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Editorial: Exercise Patience for Gradual Increment

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Editorial: Exercise Patience for Gradual Increment

On Monday, January 29, 2013, President Ellen Johnson-Sirleaf delivered to the 53rd Liberian Legislature, the State of the Nation Address in keeping with her Constitutional mandate. Among the socio-economic issues highlighted in the President’s Address was the increment in the salaries of Liberian Civil servants. She informed the nation about an increment of US$25.00 for civil servants, noting that such would be retroactive, beginning July 1, 2012. She told the nation that the action will not only affect civil servants, but also personnel of the Armed Forces of Liberia, medical practitioners and other security agencies. The least salary currently earned by a civil servant is US$100.00.

According to the President, the increment could not take effect in July of 2012 without cleaning the payroll because of its over-crowdedness, and that an audit would have been conducted before any increment. While the audit exercise (which has already begun under the auspices of the Ministry of Finance, Civil Service Agency and General Auditing Commission) is underway, the increment has already been announced.

As a mark of her administration’s sincerity in the process, an ultimatum of ten days, beginning Monday, January 28, 2012, was given the Minister of Finance to ensure the implementation of the mandate. Hours following the State of the Nation address, the Civil Servants Association of Liberia rejected the US$25.00 retroactive increment as very little and unacceptable, further demanding a US$70.00 increment in the salaries of civil servants.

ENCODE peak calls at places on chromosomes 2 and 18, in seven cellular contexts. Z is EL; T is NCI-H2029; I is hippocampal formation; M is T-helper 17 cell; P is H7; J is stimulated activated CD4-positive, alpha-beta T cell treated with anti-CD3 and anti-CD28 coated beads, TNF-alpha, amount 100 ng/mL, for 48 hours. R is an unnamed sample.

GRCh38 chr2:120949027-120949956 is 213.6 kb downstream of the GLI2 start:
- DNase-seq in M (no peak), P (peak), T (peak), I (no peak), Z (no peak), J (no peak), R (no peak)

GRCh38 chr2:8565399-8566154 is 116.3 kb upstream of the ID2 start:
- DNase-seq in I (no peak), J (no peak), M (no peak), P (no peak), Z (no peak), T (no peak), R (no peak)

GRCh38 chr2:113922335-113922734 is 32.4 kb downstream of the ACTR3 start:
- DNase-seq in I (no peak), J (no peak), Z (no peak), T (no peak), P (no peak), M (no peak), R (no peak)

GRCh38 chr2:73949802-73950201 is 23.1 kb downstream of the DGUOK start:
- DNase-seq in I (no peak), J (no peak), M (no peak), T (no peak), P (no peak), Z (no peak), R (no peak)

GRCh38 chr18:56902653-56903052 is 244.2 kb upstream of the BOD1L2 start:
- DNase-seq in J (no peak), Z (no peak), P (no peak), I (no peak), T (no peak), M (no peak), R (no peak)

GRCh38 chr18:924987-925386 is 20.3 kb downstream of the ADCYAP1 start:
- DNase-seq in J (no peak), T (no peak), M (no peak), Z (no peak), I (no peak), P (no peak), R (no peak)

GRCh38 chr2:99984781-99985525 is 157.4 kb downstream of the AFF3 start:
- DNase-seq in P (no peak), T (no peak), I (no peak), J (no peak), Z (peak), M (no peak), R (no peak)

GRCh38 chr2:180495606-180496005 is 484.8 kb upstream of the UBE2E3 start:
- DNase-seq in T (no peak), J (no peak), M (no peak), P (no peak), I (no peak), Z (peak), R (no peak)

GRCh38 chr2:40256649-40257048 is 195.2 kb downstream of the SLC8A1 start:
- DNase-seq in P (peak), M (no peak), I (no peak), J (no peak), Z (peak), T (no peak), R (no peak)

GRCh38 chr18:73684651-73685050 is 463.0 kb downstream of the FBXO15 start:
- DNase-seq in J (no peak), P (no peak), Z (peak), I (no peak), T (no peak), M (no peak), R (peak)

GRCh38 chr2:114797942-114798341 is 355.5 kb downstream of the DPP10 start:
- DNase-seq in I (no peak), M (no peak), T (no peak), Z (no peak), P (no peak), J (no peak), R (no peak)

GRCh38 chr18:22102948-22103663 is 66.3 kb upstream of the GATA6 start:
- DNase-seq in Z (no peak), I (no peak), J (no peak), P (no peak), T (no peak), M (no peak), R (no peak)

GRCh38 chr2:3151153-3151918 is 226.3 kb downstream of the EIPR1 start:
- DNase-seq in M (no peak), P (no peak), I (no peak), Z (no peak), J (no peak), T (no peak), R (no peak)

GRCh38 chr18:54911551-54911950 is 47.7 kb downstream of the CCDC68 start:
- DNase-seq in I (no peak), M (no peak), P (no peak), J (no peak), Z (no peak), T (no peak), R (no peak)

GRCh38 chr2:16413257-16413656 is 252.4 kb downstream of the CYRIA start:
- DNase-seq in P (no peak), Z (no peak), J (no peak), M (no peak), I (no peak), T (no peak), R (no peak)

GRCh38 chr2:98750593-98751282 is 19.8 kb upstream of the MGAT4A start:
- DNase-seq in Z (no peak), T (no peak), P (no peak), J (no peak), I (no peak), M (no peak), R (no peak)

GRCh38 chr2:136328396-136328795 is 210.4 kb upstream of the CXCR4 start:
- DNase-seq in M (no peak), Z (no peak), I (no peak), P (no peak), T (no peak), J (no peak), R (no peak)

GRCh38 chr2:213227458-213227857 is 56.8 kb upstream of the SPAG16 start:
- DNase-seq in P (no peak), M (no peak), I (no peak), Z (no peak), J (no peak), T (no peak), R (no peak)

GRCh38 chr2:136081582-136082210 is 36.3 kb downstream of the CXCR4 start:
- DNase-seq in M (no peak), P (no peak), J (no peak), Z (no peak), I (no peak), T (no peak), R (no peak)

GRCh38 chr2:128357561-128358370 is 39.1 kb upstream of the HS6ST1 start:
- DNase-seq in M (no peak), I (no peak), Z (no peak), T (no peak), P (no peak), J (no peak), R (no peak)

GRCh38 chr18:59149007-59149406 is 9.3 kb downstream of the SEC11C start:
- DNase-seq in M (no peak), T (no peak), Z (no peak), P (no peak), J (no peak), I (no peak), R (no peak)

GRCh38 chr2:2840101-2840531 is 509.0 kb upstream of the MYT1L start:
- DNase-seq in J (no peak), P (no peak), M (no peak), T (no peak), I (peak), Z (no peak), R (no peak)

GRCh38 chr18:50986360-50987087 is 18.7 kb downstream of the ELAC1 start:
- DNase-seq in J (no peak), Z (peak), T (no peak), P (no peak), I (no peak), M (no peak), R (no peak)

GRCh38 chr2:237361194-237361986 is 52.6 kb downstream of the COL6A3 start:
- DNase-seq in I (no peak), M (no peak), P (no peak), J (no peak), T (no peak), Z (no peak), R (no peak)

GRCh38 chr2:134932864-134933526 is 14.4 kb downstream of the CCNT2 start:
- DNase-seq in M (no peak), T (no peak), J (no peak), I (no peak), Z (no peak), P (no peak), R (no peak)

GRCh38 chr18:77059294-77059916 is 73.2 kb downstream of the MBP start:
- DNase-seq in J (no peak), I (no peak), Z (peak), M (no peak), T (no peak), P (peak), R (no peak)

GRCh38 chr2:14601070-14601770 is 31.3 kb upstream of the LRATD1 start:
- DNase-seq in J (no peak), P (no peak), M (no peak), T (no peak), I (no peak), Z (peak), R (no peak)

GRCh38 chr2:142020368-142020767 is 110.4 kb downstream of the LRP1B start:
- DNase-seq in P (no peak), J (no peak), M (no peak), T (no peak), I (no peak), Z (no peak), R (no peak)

In as a much as we have  already identify with the plight of our brothers, sisters and other relatives and friends in the public sector  and would continue to do so, the leadership of the Civil Servants Association must also exercise the highest degree of responsibility in its advocacy on behalf of its membership. The CSAL must be cautioned against its “hardliner” approach, and that it would be in the best interest of all Liberian civil servants, were they to conduct themselves as leaders in a manner and form to attract the attention of the head of state for improvement not only in their salaries, but other benefits.

Even though the matter currently being raised by the leadership of the Association may  be genuine, the radical posture taken would also further discourage efforts to restore hope to civil servants in the wake of the US$25.00 retroactive increment announced by the President. We admonish the CSAL leadership and civil servants to exercise patience and constructively engage the Executive Mansion so as to gradually augment the US$25.oo increment.


 

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